Truth be told, I am Autistic …
At age 56 and 20 years of clinical practice, I was inspired by a client’s courage to engage in a full battery of Psychological Testing (at my request) to get a broader and more evidenced-based perspective on their unique set of diagnoses. This particular client’s clinical documentation declared: BiPolar, manic; BPD; Schizophrenic; ADHD; Substance Use Disorder. Yet every time we met for a session the puzzle pieces provided did not match up with the individual before me week after week.
Knowing the value of Psychological Testing I sold them on the idea. When we read the report we both cried, High Functioning Asperger’s. No wonder some of his medications never worked, the self-medication with substances, the repeated self-harm (since age 3), the exacerbation of ADHD to a manic frenzied binge. We cried some more. We re-wrote the Treatment Plan to accurately reflect triggers for anxiety, depression, daily suicide ideation, self-harm, substance use, intense bouts of emotional dysregulation. We made a lot of phone calls. We got the medication adjusted. We engaged in a higher level of care via a community-based program. In my mind, I heard me say, this looks all too familiar, this profile looks a lot like me. So, I went and got tested myself.
Yes, I am part of the “lost generation” who did not get the support, understanding, accommodations that are available today. I was bullied. It was violent. And yet, like many of the “high functioning Asperger’s” tribe finished graduate school, have a full-time job, relationship issues per usual for ASD adults, car payments. Our reality, our daily life is a mixed bag of exhilarated by our passions for computers, arts n crafts, animals, human rights, the environment and bouts of debilitating anxiety, perhaps OCD, bouts of debilitating depression, perhaps PTSD and/or grief reflecting many types of loss over our lifetime. History has shown that we are some of the most amazing people and as Temple Grandin put it “we’d still be in caves.”
I enjoy working with “my peeps”. I utilize a variety of clinical and social media resources to structure our work together. Most ASD adults already have a few good life “hacks”. My task is often to tweak those and add a few more to the toolbox. My go too, more often than not, is Nonviolent Communication.
What is NVC? A communication process developed by Dr. Marshall Rosenberg Ph.D. beginning in the 1960s as “A Way to Focus Attention”. Dr. Rosenberg studio with Carl Young, who crafted Person-Centered Therapy. Dr. Rosenberg was also well versed in Cognitive Behavioral Therapy. NVC is a technique for more clear, empathic, non-judgmental communications proceeding through four areas of focus: observations, feelings, needs, and requests. NVC is taught as a process of communication to improve compassionate connection – to speak and hear what is alive in the other and within ourselves = self-empathy.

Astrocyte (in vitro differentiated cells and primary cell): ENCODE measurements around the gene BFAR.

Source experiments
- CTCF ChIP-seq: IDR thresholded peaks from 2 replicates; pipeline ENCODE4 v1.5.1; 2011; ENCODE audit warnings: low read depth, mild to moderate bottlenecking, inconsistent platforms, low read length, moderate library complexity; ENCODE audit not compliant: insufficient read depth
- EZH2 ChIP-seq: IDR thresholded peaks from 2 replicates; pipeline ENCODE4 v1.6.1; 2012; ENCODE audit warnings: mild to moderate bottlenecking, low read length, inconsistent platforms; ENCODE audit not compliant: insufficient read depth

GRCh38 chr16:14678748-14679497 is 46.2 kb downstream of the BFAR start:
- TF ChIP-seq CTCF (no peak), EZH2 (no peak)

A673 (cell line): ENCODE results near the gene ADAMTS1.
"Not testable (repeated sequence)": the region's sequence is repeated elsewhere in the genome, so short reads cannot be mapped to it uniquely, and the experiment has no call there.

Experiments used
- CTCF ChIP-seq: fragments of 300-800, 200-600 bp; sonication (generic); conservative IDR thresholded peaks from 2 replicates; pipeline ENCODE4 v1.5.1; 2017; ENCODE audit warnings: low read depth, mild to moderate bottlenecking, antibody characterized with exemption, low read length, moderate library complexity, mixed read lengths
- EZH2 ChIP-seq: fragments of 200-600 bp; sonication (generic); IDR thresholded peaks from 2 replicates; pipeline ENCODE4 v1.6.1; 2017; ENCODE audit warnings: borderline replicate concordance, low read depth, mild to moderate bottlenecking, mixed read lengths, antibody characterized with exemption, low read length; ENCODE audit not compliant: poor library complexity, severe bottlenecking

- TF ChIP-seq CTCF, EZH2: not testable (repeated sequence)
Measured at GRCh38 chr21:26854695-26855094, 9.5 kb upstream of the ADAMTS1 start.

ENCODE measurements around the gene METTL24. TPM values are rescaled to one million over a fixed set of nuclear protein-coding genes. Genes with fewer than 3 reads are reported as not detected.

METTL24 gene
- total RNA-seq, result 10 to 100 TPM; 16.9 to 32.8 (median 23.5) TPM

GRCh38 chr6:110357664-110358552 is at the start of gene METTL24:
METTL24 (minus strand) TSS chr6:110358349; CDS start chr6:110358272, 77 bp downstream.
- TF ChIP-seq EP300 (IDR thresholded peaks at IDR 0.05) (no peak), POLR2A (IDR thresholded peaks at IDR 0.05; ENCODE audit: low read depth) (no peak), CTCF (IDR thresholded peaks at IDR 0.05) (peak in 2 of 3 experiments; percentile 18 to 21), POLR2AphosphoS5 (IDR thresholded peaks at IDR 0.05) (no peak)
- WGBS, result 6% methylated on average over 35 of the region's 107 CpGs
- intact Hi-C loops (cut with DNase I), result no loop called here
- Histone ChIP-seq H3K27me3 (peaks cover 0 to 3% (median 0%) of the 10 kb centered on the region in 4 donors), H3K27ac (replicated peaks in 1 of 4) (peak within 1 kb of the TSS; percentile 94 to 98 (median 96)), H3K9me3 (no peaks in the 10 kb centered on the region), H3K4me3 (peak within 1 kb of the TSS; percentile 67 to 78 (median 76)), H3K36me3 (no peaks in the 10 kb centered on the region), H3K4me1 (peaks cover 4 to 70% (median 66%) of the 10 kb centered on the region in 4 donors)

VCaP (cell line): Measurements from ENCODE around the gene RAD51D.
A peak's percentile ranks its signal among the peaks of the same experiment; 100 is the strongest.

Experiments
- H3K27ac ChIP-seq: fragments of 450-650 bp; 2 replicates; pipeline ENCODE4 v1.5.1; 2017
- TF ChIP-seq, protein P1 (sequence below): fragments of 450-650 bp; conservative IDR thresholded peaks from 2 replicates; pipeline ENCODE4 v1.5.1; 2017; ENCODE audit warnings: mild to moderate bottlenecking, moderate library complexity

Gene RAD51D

You might ask why is NVC relevant to our ASD community:
- NVC provides a “black n white” sequence, to facilitate real connections with practice;
- ASD folk – you and me – find ease, connect more easily, “black n white”, clear exchanges create ease request and receive something we need while living out our lives and ways to consider meeting the expressed needs of each other. It keeps our community safe and satisfying. The practice allows us to increase our capacity for compassion and then share this through wholehearted living.
- Facilitates setting boundaries so that we can live in our integrity “B.I.G. What boundaries do I need to put in place so I can work from a place of integrity and extend the most generous interpretations of the intentions, words, and actions of others” Dr. B. Brown, LCSW, Ph.D.
- “In traffic” how to stay in my lane – empathy to drive in different traffic patterns
- ASD folk often have difficulty understanding the behavior of others – their motivation seems odd or unclear, leaving us feeling … odd, weird, an outsider …
- This tool (questions for self and other person in conversation) can help us identify what emotions are engaged based on data … what need(s) are being met or not met.
The “treatment plan” might look like this:
–Increase personal autonomy – as evidenced by (AEB) increase the ability to “own” message; make observations without making inferences; recognize and verbally report feelings; identify the reason for feelings in terms of “because wants”; express wants in actions terms; ground thoughts and anecdotes in present feelings and wants.
-Increase awareness of Interdependence: impact AEB “ability to receive wants as wants and not as demands, obligations, or duties”; “ability to receive feelings and wants as feelings and wants and not as personal praise or criticism”; and “ability to receive feelings and wants without evaluating the accuracy, morality or competence of the speaker”
-Increase competency regarding conflict resolution “through generating want-oriented alternatives” AEB – increasing “ability to generate alternatives in time, person, place and action dimensions” and “ability to differentiate protective and educational force from the punitive force”
-Increase personal sense of self-empathy and empathy for others –AEB learns and practices Nonviolent Communication Model – “observation”, “feelings”, “needs” and “request” as formulated in Nonviolent Communication: A language for Life by Dr. Marshall Rosenberg PsyD.
Other resources to consider:
Dr. Stephen Porges’ work with our Polyvagal Nervous System;
Holly Bridges’ Reframe Your Thinking Around Autism (“cliff notes” of Dr. Porges’ work)
Dr. Charlotte Kasl’s work 16-Steps to Empowerment;